by Miguel E. Rodriguez

Director: Brad Anderson
Cast: Woody Harrelson, Emily Mortimer, Ben Kingsley, Eduardo Noriega, Kate Mara
My Rating: 9/10
Rotten Tomatometer: 93% Certified Fresh

PLOT: An American couple takes a trans-Siberian train ride across Russia, but things take an odd turn when they meet another mysterious young couple.

One of the reasons I like writing about movies is that it gives me the opportunity to talk up great movies that I’ve discovered off the beaten track.  Movies like the stunning stop-motion film Mary and Max (2009), or Sunrise (1927), hands-down the greatest silent film I’m ever likely to see, or Wild Tales (2014), an Argentinian anthology film that plays like The Twilight Zone crossed with Quentin Tarantino.

Or Transsiberian, a virtually unknown film from 2008 that is one of the finest examples of Hitchcockian suspense in the modern era.  It was an international co-production of – get this – Germany, the UK, Spain, and Lithuania.  It was co-written and directed by Brad Anderson, a man who’s directed a LOT of episodes of various television shows, and so has a good sense of efficiency and economy in his style and pacing.  It has yet another stunning Ben Kingsley performance as a Russian narcotics detective.  And it turns the screws on the heroine of the story in such a way that you can tell exactly why she’s doing what she’s doing, when every good instinct says she should be doing the exact opposite.

After a brief prologue involving a police investigation in Vladivostok, we meet Roy and Jessie (Woody Harrelson and Emily Mortimer), a married couple traveling home from China after a faith-based missions trip.  They decide to take a 6-day train trip across the Russian continent because Roy feels it would be nice to take an adventure…plus, he LOVES trains.  He’s one of those enthusiasts who don’t realize when they’re boring you with talk of gauges and coal-burners and cow-catchers. (Sheldon Cooper would have loved this guy.)  Jessie seems like a nice woman, but she seems to be keeping this adventure at arm’s length; you can tell she’d rather be flying coach than spending six days in a double-berth cabin.  I empathized with her right away.  They make a good couple, even though he wants kids and she doesn’t, she smokes and he’d like her to quit, he drinks and she doesn’t, et cetera.  Pretty normal.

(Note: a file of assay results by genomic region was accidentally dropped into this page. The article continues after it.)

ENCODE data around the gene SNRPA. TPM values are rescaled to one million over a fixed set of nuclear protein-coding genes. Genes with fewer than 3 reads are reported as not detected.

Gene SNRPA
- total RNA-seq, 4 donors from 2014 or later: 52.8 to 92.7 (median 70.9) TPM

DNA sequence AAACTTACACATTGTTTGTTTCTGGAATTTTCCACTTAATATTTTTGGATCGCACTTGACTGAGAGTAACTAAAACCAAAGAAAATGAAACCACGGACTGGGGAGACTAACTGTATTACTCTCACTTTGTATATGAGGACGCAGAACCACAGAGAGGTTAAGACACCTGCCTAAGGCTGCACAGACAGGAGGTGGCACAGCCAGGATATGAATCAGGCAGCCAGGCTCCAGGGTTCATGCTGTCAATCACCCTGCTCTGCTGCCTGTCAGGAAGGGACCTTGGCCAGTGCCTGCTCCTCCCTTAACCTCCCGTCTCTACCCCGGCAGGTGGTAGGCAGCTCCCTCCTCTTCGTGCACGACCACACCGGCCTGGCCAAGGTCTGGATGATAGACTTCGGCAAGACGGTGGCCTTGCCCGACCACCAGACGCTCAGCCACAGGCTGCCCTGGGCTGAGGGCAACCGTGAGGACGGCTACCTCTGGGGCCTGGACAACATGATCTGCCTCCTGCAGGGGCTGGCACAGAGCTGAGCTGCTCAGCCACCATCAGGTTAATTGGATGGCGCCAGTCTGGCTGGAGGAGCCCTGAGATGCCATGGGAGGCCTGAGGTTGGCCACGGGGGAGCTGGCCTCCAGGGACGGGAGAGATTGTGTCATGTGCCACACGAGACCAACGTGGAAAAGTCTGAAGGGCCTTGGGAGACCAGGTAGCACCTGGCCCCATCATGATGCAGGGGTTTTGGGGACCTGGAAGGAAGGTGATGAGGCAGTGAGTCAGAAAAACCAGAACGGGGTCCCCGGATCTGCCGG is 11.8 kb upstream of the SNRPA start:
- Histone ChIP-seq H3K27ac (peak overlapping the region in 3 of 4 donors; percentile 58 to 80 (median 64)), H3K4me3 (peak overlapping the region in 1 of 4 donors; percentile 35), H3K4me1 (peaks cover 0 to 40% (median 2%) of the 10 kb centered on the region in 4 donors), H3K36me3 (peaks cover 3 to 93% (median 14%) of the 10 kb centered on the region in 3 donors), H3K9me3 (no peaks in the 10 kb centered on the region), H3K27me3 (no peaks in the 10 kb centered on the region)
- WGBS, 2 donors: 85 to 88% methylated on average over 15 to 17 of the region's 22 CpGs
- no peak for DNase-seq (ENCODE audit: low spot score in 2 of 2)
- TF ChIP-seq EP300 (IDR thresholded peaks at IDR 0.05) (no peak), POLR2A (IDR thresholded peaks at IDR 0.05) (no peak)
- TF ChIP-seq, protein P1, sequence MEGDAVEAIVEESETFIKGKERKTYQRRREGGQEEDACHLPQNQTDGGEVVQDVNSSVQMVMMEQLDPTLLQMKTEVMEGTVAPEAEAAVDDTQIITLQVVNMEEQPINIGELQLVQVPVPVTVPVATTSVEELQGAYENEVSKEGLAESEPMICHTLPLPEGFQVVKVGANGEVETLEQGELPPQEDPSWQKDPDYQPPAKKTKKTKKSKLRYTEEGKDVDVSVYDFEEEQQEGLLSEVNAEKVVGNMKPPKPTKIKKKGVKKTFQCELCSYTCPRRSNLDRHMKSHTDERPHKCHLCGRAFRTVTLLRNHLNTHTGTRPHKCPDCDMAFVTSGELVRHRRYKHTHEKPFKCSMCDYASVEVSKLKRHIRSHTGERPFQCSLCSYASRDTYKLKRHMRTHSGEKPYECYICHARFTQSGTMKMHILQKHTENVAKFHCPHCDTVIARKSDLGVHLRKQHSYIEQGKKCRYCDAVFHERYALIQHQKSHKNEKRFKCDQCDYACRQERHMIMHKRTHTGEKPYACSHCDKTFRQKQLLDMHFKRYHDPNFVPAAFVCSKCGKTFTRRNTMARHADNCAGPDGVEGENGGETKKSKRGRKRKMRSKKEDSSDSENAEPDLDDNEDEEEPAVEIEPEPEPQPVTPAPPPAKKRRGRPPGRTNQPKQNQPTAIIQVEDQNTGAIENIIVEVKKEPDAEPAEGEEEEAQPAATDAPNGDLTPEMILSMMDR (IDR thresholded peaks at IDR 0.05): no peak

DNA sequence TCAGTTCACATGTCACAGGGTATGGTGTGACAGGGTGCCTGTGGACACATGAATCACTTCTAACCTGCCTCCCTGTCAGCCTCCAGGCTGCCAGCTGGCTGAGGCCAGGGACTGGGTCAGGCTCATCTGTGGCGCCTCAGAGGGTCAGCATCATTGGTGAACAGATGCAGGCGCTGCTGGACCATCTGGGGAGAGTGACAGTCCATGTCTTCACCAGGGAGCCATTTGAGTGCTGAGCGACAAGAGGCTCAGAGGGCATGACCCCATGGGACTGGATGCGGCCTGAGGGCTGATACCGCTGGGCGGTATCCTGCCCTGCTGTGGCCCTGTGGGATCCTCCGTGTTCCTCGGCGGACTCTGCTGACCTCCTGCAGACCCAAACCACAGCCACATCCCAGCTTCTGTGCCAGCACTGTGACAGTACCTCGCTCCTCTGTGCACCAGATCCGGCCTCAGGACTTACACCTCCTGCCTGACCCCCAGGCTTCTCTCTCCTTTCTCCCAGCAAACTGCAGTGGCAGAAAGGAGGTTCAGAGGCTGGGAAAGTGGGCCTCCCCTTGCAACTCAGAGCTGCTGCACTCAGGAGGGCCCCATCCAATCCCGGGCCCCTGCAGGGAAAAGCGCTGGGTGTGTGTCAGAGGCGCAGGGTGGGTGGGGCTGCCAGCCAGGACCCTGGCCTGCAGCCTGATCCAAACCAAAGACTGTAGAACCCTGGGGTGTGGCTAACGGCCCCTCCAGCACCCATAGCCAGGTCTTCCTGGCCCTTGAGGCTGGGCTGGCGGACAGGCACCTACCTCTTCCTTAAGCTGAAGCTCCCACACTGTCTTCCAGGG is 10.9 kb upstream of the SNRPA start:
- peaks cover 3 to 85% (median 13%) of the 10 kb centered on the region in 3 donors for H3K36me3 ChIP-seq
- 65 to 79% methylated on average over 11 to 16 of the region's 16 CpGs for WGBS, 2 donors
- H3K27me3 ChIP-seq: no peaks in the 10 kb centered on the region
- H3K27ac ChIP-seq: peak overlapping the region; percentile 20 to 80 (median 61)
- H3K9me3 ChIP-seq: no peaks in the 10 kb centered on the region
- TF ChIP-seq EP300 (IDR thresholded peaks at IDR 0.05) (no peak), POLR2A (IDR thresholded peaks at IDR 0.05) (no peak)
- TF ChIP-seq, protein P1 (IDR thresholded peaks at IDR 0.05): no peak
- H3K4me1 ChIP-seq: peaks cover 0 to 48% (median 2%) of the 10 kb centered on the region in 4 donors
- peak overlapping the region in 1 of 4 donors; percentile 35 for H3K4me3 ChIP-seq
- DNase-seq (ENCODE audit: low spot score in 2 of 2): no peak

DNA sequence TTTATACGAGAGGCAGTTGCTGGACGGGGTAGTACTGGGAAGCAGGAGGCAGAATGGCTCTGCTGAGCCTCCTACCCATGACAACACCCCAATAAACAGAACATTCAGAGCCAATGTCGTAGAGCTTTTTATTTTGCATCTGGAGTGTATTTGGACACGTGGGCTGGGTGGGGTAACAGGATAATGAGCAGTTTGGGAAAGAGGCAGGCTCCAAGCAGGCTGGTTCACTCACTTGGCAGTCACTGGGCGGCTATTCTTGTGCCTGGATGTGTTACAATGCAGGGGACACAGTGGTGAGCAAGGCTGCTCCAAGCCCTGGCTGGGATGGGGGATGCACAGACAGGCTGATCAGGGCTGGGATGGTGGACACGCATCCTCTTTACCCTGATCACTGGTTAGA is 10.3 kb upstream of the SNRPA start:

A little while into their trip, Roy and Jessie meet the couple they’re sharing a cabin with, Abby and Carlos (Kate Mara and Eduardo Noriega).  Abby seems much younger than Carlos, but Jessie lets that slide, especially because Carlos seems to take an immediate interest in Jessie, and he doesn’t seem too concerned about hiding it.  Abby seems annoyed, but says nothing.  Roy is too jazzed about being on trains and interacting with the locals to really notice.  Carlos also seems to be pretty cagey about the souvenirs he’s carrying around in his suitcase.

At one of their scheduled stops, both couples leave the train to stretch their legs.  When the train leaves for the next leg, Jessie suddenly realizes something: Roy’s not on the train.  She didn’t see him get back on.  In fact, no one can recall seeing Roy re-board the train.  The movie plays a little by making us think one thing has happened, when it may or may not have…we can’t be sure.

And then, in true Hitchcock fashion, things start to spiral into one unexpected development after another, until the movie becomes about something entirely different than what you thought it was going to be.  Without getting into too many other details, Jessie finds herself trapped in a lie that she absolutely cannot back out of, no matter how much she wants to, because doing so would cause more harm than good.  Even when she’s presented with a life or death situation, she still can’t go back on it, and the story is constructed so tightly that it’s never for a moment unclear on her motivations.  You always see the “why” to her actions.

This other level to the movie is what separates it from the pack and places it in a higher weight class.  The screenplay is a masterpiece of suspense.  There’s a scene involving her camera that had me yelling, “Oh, NO!” at the screen…and I’ve SEEN the movie before.  You won’t believe the amount of suspense that will be generated with a slightly-open camera bag, or the fact that there’s never a garbage can around when you need one, or just the absence of a train stewardess.

This movie stands apart in its genre because the characters behave EXACTLY as they should, with perfect logic, and it never feels forced.  The bad guys are never too stupid, and the good guys are never too smart.  (They get pretty lucky a couple of times, but what are you gonna do?)  I don’t think I’m giving anything away by saying that, by the end, some characters are happy and others are not quite so much, but I don’t think you’ll be able to guess who will last that long.

This is a treasure of a film to be sought out and…uh, treasured.

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